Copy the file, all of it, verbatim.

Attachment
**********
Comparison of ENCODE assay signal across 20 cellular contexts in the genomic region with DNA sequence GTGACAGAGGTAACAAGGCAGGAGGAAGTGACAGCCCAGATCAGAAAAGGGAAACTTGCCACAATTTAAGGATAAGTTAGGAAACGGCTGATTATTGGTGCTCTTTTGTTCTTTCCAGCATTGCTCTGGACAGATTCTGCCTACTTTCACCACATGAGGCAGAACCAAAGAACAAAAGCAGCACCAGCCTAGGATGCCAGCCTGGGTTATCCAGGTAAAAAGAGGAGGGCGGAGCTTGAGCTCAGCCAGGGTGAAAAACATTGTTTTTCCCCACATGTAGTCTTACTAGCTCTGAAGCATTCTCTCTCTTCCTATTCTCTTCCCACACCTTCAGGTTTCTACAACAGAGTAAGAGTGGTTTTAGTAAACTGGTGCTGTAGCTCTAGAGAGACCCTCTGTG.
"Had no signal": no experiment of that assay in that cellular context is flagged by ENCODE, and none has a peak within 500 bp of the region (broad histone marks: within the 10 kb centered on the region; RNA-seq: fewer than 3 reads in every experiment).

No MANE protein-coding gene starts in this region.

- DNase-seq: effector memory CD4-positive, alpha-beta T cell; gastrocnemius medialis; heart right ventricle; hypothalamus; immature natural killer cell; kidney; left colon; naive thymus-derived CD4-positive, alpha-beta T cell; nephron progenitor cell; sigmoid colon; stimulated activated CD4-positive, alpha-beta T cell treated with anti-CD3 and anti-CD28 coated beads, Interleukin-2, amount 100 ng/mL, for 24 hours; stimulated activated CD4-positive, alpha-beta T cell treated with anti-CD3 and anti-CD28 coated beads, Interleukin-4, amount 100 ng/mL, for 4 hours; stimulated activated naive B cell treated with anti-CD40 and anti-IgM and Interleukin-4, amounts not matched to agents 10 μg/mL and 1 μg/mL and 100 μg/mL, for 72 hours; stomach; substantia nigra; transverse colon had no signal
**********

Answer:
Comparison of ENCODE assay signal across 20 cellular contexts in the genomic region with DNA sequence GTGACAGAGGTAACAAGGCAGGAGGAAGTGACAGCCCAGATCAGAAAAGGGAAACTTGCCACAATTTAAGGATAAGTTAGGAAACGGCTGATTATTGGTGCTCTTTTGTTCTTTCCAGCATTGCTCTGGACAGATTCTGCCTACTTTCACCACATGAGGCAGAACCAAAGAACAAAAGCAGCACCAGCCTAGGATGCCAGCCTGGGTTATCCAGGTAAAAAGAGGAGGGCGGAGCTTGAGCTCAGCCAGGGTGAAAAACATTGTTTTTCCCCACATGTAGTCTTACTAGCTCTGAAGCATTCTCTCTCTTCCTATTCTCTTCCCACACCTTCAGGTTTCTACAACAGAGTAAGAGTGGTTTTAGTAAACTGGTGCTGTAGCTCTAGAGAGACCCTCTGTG.
"Had no signal": no experiment of that assay in that cellular context is flagged by ENCODE, and none has a peak within 500 bp of the region (broad histone marks: within the 10 kb centered on the region; RNA-seq: fewer than 3 reads in every experiment).

No MANE protein-coding gene starts in this region.

- DNase-seq: effector memory CD4-positive, alpha-beta T cell; gastrocnemius medialis; heart right ventricle; hypothalamus; immature natural killer cell; kidney; left colon; naive thymus-derived CD4-positive, alpha-beta T cell; nephron progenitor cell; sigmoid colon; stimulated activated CD4-positive, alpha-beta T cell treated with anti-CD3 and anti-CD28 coated beads, Interleukin-2, amount 100 ng/mL, for 24 hours; stimulated activated CD4-positive, alpha-beta T cell treated with anti-CD3 and anti-CD28 coated beads, Interleukin-4, amount 100 ng/mL, for 4 hours; stimulated activated naive B cell treated with anti-CD40 and anti-IgM and Interleukin-4, amounts not matched to agents 10 μg/mL and 1 μg/mL and 100 μg/mL, for 72 hours; stomach; substantia nigra; transverse colon had no signal